Feeds:
Posts
Comments

Posts Tagged ‘Virgin of Sorrows’

Today, the sixth Friday of Lent, Oaxaca honors la Virgen de Dolores (Our Lady of Sorrows).  Altars dedicated to her can be found in churches, businesses, and homes.  While the altars vary in their presentation, there are several key features (besides an image of the Virgin and candles) that will be found.

IMG_3845

Altar to la Virgen de Dolores at Templo del Carmen Alto

Wreaths of cucharilla (aka, Dasylirion, Sotol, desert spoon) — grown in Villa de Etla and the Mixtec region of Oaxaca — represent the crown of thorns of Jesus.

IMG_3854_copy

Salvia Hispanica (aka, chia) sprouting from terracotta clay animals decorate altars — seeds which had been blessed on February 2, Día de la Candelaria (Candlemas).  According to an article in MexConnect, “Growing greens remind the viewer of the resurrection and renewal of life.”  Yes, these are the original Chia Pets!

IMG_3851

Ceramic deer covered in chia sprouts on the altar at Templo del Carmen Alto

Bowls of water (often tinted) representing the “sweet tears of Mary” are set among violet colored drapes and flowers — violet being the color associated with Lent.

IMG_3858

Altar to la Virgen de Dolores at Huizache, a cooperative store selling Oaxacan crafts and clothing

Lilies, representing purity and chamomile, representing humility and the beauty of body and soul, can be found on altars.

IMG_3855

Lilies and chamomile on the altar at Templo del Carmen Alto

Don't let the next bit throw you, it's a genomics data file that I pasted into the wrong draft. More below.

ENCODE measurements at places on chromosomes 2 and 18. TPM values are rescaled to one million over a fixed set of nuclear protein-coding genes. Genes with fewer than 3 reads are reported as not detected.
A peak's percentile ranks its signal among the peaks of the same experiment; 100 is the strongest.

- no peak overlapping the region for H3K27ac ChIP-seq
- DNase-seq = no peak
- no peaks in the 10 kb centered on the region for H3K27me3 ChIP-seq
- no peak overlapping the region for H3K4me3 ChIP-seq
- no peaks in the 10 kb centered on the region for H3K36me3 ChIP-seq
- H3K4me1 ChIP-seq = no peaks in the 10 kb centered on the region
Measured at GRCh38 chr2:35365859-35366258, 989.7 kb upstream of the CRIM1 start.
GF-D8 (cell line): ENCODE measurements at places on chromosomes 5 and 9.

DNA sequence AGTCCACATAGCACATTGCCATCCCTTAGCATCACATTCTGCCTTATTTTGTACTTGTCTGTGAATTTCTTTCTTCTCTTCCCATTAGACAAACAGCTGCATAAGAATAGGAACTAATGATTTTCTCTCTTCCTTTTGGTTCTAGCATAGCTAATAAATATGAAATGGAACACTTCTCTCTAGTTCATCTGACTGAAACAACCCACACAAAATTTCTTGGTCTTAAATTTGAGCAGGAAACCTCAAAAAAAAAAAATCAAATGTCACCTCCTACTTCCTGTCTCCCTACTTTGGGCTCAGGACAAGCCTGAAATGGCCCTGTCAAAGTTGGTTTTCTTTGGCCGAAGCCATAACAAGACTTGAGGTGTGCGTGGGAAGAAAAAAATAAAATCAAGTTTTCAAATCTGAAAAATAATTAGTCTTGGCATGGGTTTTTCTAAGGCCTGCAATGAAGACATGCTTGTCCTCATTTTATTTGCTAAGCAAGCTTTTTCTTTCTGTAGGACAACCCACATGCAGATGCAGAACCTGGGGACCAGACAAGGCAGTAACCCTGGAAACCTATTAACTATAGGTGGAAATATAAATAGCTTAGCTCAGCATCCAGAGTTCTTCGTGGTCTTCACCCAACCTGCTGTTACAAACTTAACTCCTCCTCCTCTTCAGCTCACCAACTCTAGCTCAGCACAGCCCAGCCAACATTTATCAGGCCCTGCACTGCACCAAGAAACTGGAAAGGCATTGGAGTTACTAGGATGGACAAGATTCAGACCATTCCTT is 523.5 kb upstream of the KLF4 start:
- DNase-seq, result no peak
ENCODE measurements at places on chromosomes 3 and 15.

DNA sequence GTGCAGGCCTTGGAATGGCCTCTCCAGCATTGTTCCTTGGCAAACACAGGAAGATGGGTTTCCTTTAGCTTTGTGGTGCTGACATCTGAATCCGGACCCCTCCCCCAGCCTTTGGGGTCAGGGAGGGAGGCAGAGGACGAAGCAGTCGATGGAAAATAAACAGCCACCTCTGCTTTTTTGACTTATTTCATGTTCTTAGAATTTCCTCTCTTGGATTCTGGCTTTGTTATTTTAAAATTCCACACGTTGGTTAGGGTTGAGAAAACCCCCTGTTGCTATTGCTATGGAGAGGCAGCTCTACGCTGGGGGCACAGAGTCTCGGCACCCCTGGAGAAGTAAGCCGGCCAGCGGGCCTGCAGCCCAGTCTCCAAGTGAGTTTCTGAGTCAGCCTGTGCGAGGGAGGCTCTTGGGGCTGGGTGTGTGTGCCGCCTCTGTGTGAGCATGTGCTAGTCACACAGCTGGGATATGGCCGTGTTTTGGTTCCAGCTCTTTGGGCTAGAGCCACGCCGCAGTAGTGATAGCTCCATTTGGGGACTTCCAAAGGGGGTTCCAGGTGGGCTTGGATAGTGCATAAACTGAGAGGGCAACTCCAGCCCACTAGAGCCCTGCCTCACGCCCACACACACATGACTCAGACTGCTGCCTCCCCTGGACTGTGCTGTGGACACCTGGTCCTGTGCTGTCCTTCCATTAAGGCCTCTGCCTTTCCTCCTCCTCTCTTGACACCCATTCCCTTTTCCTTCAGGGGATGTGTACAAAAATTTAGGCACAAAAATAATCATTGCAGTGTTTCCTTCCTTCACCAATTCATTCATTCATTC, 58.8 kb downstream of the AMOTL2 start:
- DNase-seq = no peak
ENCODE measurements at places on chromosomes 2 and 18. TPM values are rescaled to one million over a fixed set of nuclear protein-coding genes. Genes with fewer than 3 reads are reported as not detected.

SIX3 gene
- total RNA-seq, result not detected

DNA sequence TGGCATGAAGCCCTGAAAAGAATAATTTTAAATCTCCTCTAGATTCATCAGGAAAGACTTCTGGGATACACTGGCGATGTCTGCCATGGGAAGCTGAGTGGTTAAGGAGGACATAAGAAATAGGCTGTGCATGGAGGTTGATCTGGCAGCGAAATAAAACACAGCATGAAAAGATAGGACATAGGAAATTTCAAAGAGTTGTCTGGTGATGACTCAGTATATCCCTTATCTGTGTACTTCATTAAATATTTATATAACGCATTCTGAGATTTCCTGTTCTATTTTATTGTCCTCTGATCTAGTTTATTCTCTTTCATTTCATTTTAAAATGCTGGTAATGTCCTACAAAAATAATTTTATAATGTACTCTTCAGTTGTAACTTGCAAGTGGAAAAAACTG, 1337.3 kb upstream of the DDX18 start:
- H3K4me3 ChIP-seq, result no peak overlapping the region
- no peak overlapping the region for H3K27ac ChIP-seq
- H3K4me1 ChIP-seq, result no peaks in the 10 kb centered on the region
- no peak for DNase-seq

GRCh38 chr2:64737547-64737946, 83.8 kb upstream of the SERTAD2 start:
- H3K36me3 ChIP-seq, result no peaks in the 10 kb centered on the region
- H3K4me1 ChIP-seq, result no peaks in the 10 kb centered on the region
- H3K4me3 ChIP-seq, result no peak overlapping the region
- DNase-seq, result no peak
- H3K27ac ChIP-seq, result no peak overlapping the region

According to this article (in Spanish), altars to Our Lady of Sorrows started appearing in Oaxaca in the sixteenth century and her veneration on the sixth Friday of Lent grew from there.

IMG_3848

La Virgen de Dolores (Our Lady of Sorrows) at Templo del Carmen Alto

Tonight at Templo del Carmen Alto, there will be a reading of the “Vía Dolorosa” (Way of Sorrows), a concert of sacred music by the Coro de la Ciudad (City Chorus), and a tasting of regional Lenten food.  Such is the beginning of Semana Santa (Holy Week) in Oaxaca!

Read Full Post »

While technically Semana Santa (Holy Week) doesn’t begin until Sunday, the six weeks of Lent has gently ushered us toward it.  Tourists, a majority from other parts of Mexico, have begun filling the streets, purple and white papel picado flutters from on high, and an artisan market has been set up on the Alcala, above Santo Domingo.

P1170491

Salvia Hispanica (aka, chia) sprouting from terracotta clay animals decorates altars — seeds which were blessed on February 2 (Feast of Candelaria).  According to an article in MexConnect, “Growing greens remind the viewer of the resurrection and renewal of life.” By the way, this is where the US entrepreneur who borrowed (stole) the idea and, in the late 1970s, gave the world “chia pets.”

P1170511And yesterday, the 6th Friday of Lent, El Día de la Virgen de Dolores (the Virgin of the Sorrows) was celebrated.  Her tearful eyes looking to the heavens in anguished sorrow.P1170513

Tomorrow is Domingo de Ramos (Palm Sunday) and El Señor del Burrito in San Antonino Castillo Velasco beckons.

FYI:  Vive Oaxaca is posting Semana Santa events on their website.

 

 

 

 

Read Full Post »

Today, the 6th Friday of Lent, is El Día de la Virgen de Dolores, the Virgin of Sorrows.

Altar at Hotel Las Mariposas

Altars have been set-up in courtyards and businesses around town, including this one at Hotel Las Mariposas (butterflies).

Photo on altar of La Virgen de Dolores with vase of lilies in forground and palm "flowers" in background

It commemorates the pain suffered by the Virgin Mary on the death of her son.

Close up of a drawing of La Virgen de Dolores

By the way, note the “chia pets.”  This is where the US entrepreneur originally got the idea in the late 1970s for the terracotta animal figurines planted with Salvia Hispanica.

Close up of 2 "chia pets," candle, and palm flowers.

Tonight, I’m headed to a special Día de la Virgen de Dolores program, including a concert of sacred music performed by the Coro de la Ciudad (chorus of the city of Oaxaca), at the Templo del Carmen Bajo.

(ps)  Ooops!  Apparently, the concert is tomorrow night.

Read Full Post »

%d bloggers like this: